More energy (have enough energy to play with the kids after work, stay productive after lunch, take care of the house on the weekend) 75%
Less chance of colds and flu 75%
Relief from stress 100%
Increased productivity (feel confident that I can accomplish all I want to do and invigorated when I get things done) 75%
Clean thinking (able to concentrate, sort things out clearly, and solve problems) 75%
Healthy and strong bones, joints, and muscles (lower my risk of injury, tackle heavier household chores, and try new activities) 75%
Increased vitality (feel alive and full of energy, like I can take on the world) 50%
Better quality of life (stay active in retirement, keep up with family and friends on vacation or around town, do things for myself) 50%
Stronger, healthier heart and lungs (climb stairs without huffing and puffing; become more active and less fatigued around town or on vacation) 75%
Better sleep 75%
Decreased feelings of depression or anxiety 75%
Improved physical fitness 75%
More effective weight control (be able to reduce or maintain weight) 50%
Reduced risk of heart disease, high blood pressure, and diabetes 50%
Brighter mental outlook (feel good about life, ready to take on the day, and confident that things will work out) 75%
Reduced risk of colon cancer 0%
Healthier and longer independent life (reduce my risk of disease and maintain my independence as I grow older) 75%
Improved self-esteem and self-image 75%

 

 

 

The Prepared Environment – It’s Not Just for Kids

While my kids were little, I volunteered in their Montessori school, and later on became a teacher there as well. One of Montessori’s first rules of engaging children in education is making sure the classroom is inviting and the materials the students need are readily available. This prepared environment encourages students to explore areas that interest them and learn the love of learning from an early age. Many Montessori teachers spend a large portion of their time arranging the environment to create that love and interest in learning.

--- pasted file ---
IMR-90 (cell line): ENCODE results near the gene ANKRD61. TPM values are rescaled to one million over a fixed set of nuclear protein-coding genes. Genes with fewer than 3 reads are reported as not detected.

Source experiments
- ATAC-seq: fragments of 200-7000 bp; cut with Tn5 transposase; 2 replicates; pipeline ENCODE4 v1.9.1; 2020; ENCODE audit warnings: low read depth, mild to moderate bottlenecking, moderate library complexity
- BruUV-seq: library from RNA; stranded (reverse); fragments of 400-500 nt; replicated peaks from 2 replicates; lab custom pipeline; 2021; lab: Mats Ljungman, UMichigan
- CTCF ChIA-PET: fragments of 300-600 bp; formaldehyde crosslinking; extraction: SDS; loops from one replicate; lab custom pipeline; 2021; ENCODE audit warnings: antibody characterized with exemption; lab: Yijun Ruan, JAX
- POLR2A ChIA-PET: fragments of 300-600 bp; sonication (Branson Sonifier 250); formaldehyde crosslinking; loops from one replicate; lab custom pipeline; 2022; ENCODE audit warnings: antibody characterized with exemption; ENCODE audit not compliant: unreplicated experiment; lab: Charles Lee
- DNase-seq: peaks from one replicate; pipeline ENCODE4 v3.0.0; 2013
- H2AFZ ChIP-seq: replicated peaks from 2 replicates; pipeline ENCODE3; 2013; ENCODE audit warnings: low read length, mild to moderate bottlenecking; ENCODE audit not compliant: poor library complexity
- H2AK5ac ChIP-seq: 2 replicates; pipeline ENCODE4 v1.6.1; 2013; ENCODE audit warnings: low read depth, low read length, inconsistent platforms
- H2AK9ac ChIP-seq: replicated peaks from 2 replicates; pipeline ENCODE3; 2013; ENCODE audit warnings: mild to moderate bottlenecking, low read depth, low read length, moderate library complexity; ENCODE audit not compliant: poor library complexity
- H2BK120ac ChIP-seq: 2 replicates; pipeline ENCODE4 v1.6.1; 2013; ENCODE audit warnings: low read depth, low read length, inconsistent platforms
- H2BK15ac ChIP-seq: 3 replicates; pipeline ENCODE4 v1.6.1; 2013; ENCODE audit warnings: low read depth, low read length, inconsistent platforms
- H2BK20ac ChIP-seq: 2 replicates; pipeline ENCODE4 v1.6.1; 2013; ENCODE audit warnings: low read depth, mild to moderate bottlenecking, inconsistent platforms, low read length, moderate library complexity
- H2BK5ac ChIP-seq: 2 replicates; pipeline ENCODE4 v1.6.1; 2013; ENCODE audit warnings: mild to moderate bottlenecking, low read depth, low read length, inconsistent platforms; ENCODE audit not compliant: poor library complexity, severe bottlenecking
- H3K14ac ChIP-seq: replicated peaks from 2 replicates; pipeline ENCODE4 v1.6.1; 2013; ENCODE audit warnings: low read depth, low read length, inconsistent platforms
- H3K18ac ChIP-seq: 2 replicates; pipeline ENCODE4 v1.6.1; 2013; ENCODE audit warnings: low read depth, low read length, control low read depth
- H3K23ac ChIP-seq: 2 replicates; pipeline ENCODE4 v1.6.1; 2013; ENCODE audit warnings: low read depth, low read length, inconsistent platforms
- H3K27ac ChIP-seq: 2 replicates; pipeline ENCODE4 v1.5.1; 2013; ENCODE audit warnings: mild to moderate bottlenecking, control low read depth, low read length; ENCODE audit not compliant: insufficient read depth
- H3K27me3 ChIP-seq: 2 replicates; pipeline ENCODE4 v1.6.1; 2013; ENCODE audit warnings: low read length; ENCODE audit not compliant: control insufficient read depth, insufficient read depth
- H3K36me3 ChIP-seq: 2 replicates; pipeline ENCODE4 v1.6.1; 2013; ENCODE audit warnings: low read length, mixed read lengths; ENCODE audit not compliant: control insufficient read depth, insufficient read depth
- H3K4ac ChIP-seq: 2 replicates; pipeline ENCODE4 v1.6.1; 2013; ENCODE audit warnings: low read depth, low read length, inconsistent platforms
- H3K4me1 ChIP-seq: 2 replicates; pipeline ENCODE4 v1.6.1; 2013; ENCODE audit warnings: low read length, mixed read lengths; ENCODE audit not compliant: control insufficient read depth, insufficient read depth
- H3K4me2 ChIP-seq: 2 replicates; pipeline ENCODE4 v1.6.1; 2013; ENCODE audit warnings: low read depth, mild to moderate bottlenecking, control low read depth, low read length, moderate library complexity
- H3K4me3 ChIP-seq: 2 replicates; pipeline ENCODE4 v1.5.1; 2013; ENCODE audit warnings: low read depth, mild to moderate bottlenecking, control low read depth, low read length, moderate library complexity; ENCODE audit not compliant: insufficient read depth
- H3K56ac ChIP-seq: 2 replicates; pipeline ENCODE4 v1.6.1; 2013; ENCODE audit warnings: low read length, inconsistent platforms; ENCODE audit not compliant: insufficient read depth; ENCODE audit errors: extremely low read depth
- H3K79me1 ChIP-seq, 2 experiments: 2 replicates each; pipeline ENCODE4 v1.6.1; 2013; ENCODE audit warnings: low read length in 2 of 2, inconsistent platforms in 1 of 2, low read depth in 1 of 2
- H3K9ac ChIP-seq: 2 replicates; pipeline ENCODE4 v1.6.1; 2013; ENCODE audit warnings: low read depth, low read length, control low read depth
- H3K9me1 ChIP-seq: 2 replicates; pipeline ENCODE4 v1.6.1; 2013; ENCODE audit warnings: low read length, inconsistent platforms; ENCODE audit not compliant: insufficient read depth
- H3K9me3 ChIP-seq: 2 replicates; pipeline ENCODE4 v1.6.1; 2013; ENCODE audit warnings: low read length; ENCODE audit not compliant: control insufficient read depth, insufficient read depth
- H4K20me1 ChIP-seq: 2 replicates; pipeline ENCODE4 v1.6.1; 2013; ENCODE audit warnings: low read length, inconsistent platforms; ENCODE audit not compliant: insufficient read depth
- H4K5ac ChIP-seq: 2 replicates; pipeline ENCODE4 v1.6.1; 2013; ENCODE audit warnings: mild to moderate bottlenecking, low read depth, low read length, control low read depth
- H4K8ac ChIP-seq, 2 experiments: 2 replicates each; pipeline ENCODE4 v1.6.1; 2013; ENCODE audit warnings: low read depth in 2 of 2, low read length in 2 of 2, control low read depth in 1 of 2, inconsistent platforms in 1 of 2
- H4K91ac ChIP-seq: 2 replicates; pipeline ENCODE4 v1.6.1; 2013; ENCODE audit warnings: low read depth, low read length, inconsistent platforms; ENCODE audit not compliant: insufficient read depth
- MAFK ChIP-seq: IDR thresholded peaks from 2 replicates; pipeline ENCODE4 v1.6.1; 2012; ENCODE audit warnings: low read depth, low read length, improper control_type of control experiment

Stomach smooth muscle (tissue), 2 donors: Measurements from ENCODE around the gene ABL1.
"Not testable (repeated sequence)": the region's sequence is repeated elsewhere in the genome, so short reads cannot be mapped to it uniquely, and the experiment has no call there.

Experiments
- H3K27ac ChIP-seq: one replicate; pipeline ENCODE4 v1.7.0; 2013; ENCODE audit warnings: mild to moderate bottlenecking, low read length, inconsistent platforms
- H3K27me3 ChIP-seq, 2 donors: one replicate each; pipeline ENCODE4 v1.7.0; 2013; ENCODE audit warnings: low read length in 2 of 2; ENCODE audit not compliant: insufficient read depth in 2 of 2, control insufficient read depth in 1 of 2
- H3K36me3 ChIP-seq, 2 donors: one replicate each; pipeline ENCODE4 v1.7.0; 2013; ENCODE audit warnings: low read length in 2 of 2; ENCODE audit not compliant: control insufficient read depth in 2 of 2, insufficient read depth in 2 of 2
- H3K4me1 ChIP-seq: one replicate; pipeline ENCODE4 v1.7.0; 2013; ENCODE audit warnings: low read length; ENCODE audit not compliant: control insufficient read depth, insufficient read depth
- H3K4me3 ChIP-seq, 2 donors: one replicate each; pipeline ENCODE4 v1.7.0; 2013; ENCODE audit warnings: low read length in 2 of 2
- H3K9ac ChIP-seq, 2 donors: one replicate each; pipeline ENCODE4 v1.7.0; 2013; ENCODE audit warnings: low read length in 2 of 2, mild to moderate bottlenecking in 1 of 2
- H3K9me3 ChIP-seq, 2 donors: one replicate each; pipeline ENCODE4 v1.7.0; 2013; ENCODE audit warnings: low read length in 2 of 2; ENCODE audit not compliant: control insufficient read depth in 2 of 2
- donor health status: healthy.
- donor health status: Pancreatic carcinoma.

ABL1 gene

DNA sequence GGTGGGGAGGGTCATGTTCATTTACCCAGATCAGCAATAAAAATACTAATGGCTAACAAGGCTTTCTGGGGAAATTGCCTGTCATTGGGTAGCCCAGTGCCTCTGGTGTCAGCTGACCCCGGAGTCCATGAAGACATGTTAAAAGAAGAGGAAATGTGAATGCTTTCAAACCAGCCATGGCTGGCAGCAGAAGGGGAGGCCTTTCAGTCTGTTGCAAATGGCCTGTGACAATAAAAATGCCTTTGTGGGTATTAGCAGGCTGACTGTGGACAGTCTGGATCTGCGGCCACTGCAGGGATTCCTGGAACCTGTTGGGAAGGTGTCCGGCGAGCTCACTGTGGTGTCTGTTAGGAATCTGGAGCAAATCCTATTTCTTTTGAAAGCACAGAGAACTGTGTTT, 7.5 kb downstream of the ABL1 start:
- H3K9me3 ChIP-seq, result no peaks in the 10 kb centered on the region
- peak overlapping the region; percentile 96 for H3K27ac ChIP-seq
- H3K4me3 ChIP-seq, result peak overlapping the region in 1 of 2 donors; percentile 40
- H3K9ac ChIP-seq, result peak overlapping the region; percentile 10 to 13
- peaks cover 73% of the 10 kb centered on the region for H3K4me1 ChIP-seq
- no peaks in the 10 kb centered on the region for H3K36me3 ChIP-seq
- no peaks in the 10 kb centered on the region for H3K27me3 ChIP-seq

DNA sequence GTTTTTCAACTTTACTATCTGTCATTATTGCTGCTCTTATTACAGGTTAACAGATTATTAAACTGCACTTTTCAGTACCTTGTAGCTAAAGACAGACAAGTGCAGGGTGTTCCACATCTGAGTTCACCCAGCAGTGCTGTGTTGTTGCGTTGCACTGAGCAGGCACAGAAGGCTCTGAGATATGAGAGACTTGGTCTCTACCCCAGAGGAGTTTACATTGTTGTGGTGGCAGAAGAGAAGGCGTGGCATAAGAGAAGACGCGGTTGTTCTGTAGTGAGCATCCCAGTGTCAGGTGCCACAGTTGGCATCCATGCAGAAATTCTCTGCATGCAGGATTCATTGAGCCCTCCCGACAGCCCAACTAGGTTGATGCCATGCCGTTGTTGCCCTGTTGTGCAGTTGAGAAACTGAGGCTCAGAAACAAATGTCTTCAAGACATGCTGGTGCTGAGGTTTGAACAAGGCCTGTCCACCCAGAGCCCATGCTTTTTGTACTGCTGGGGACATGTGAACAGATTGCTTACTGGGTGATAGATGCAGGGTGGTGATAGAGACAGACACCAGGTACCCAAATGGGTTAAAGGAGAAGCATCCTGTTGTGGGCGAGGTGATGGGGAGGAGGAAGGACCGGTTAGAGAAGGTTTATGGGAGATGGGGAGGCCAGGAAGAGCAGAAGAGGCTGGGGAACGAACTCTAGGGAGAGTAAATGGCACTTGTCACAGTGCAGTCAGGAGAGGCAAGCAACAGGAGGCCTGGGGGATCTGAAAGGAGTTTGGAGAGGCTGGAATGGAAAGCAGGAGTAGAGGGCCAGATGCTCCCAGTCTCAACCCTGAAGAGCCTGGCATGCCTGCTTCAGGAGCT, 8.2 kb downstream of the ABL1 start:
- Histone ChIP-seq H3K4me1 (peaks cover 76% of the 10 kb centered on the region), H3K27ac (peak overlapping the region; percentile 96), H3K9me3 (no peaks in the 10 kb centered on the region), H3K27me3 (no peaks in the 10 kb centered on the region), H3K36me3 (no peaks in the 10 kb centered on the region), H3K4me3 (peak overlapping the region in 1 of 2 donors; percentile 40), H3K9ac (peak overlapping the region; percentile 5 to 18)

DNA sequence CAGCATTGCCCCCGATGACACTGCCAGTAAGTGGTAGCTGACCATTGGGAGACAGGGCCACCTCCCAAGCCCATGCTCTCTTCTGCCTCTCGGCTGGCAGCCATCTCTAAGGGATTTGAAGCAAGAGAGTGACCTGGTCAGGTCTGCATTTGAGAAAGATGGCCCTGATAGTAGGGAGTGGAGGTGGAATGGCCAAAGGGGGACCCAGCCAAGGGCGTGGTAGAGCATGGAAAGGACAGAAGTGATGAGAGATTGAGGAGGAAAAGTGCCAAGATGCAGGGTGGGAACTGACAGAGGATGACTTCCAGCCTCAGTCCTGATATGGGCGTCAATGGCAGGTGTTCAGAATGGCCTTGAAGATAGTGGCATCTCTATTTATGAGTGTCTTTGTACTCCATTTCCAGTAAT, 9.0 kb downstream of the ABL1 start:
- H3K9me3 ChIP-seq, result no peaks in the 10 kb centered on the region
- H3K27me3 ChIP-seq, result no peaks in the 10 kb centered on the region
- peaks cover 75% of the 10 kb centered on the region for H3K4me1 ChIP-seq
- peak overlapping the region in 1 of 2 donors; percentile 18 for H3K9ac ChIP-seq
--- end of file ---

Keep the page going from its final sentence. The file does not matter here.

Of course, here at GCC, we are not working at the elementary level or with children. The adult learner certainly has different needs than a child. But at what age does the physical environment stop being important in encouraging the love and interest in learning? I would like to argue that even as adults working with adult learners, we still are greatly affected by the space around us.

As a Geographer, I am always concerned with the spatial layout of things. We design cities with space in mind; we design airports for the best flow of traffic and comfort of passengers; we design the layout of retail stores to attract shoppers to make more purchases; we hire interior designers to make our homes inviting and useful, and we even design websites to be useful and to draw readers in. The best designed spaces are the ones that have the engagement of their users.

How we can make our classrooms more conducive to the educational process in the fifteen minutes between classes depends on what kind of tone you want set in your environment:

  • Do students need to see the board or screen? Is there anything obstructing that view? What about the side walls, is there anything they need to see there? Often desks or tables that are pushed all the way to the side walls of the room are obstructed by items on the instructor desk (like the computer monitor).
  • Do you stand behind a podium or in one place, or do you move around the room during class? Is there anything obstructing your movement in the classroom? Are you tied to the instructor PC to advance slides? Desks or tables arranged in rows tend to work best for standing in one place, and arranging them in groups provides more space for walking around.
  • Do you like students to be quiet and listening to your lectures, or do you have them interacting with each other during class? Again, the row arrangement makes for a quiet/listening class, while group arrangement allows for small group discussions and interaction.